You know, whatever your thoughts of Björk, what you really can’t knock is the quality of her recordings.  As the first track on ‘Vulnicura’, Björk’s ninth solo album draws to its close, I really can’t help feeling that it sounds – well – fantastic.  The string arrangements are just sublime.  In fact, there are several moments when I momentarily forget that I’m listening to a Björk album at all.

For this outing, Björk’s been working with British musician & producer The Haxan Cloak (whose brilliant ‘Excavation’ album redefines the words ‘dark music’).  It’s a working relationship which looks to have paid off.  However, while the experimental side of Björk’s music remains firmly intact, there’s an inherent sadness across many of the tracks.  Maybe that’s because the album is reputed to be a reaction to the breakup of her personal relationship.

It should be noted that there is limited instrumentation across the entire album – lots of strings and the occasional electronic beat but little else.  In all honesty, I ceased to really notice the lack of instrumentation as the strings in particular are so blissful that the music simply washes over you.  This is particularly evident during ‘Black Lake’, a track more than 10 minutes long which contains more emotion than a Downton Abbey blu-ray box set.  What the limited instrumentation does allow, however, is lots of space in the recording; the vocals simply become another instrument rather than the driving force for the recording.  ‘Atom Dance’ highlights this point extremely well – there are various electronic sounds flying from left to right and back again across the stereo spectrum and occasionally odd little sounds which add – rather than detract – from the vocal.  There are even foreign-sounding vocals (from Antony Hegarty of Antony And The Johnsons) suddenly injected half way through ‘Atom Dance’ causing it to suddenly take a massive detour.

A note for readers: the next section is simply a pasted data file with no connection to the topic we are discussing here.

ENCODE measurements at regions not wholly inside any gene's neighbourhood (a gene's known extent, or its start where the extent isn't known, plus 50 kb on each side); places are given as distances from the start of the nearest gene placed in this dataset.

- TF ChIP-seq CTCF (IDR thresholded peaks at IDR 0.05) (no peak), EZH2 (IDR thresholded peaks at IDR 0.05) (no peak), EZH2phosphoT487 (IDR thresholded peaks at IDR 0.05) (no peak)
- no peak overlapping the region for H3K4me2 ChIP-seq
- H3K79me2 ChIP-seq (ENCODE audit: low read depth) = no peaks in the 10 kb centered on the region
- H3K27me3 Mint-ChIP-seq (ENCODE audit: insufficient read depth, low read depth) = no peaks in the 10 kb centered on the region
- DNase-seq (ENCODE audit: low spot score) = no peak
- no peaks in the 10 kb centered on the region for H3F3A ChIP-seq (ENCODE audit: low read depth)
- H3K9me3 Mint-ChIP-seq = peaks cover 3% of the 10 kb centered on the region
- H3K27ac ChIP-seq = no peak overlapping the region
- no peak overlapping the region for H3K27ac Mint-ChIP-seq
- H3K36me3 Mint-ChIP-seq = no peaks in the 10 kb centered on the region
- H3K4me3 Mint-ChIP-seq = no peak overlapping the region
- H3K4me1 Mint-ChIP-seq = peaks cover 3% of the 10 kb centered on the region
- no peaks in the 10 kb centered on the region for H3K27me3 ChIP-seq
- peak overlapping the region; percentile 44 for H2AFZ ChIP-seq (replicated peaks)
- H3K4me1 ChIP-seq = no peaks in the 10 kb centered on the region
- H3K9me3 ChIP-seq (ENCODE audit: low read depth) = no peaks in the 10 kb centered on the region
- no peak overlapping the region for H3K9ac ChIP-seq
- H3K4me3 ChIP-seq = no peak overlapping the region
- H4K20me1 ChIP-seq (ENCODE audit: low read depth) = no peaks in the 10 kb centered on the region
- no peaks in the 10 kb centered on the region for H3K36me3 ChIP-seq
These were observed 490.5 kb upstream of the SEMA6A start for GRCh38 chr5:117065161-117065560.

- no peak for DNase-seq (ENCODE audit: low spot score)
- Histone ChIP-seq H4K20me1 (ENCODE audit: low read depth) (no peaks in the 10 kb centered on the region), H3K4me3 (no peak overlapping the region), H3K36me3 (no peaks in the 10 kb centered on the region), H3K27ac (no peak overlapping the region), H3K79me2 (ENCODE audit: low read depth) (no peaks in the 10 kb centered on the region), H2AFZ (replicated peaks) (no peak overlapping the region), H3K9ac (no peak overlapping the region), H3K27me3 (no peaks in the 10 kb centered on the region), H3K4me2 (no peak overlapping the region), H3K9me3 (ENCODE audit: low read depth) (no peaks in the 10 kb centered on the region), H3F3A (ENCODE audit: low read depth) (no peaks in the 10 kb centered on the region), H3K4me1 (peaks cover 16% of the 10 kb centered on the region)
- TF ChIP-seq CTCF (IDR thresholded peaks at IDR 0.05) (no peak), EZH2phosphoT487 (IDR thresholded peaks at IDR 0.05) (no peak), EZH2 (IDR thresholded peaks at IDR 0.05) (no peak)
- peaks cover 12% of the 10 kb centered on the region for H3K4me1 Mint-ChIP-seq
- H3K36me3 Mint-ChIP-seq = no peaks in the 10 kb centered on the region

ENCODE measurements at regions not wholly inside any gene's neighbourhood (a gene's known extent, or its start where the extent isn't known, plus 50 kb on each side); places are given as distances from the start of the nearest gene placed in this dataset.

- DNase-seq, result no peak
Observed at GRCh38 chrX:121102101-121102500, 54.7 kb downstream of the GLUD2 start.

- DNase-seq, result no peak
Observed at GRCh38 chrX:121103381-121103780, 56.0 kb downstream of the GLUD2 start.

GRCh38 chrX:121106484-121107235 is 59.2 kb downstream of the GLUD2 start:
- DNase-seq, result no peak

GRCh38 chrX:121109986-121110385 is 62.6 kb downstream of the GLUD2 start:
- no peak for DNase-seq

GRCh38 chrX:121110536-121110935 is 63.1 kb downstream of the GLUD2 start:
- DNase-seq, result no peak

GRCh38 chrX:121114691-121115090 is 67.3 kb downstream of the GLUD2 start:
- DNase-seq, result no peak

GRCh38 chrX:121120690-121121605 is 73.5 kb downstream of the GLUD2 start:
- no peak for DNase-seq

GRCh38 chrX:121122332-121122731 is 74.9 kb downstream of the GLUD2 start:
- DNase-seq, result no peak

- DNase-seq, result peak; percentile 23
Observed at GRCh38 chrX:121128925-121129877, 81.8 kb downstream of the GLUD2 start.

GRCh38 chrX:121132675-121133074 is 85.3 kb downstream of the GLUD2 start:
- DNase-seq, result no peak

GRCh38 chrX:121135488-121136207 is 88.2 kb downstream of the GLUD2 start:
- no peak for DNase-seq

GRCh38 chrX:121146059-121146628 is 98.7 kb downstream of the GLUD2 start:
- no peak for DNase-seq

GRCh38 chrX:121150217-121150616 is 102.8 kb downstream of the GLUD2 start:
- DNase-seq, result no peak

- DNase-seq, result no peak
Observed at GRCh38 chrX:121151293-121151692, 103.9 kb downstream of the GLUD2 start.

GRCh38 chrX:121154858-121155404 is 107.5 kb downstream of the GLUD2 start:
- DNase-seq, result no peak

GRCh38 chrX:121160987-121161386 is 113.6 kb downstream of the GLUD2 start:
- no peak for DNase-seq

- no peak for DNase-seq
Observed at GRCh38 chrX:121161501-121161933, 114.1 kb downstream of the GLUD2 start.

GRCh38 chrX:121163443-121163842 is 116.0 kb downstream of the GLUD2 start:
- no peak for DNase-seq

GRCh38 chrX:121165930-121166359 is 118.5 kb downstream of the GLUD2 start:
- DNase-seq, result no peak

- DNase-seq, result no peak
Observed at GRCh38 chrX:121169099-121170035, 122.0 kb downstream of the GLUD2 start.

‘Vulnicura’ is probably not an album which you’d want to play if you’ve recently lost a family member or close friend.  Wounds are never likely to heal while playing ‘Family’, for instance.  Similarly, purchasers hoping for music along the lines of ‘Hyperballad’ or ‘Play Dead’ from her earlier albums are likely to find that they’ve been thrown a curveball.  I don’t want to paint the picture that this album is overly sad – but it’s an album which definitely wears its heart on its sleeve.  Music is for many people a sense of escape, a recovery, a lifeline even.  During ‘Notget’, that recovery is laid bare – “After our love ended, your arms don’t carry me. Without love I feel the abyss and understand your fear of death”.

Where this album succeeds is in portraying just how much can be achieved with so little.  It’s almost as if the mission statement “Less Is More” had been spray-painted above the studio door.  What it also underlines is just how incredibly relevant Björk still is in 2015; she is a unique innovator who constantly develops her craft and reinvents her sound.  It’s to our benefit that she does.

Paul Lockett


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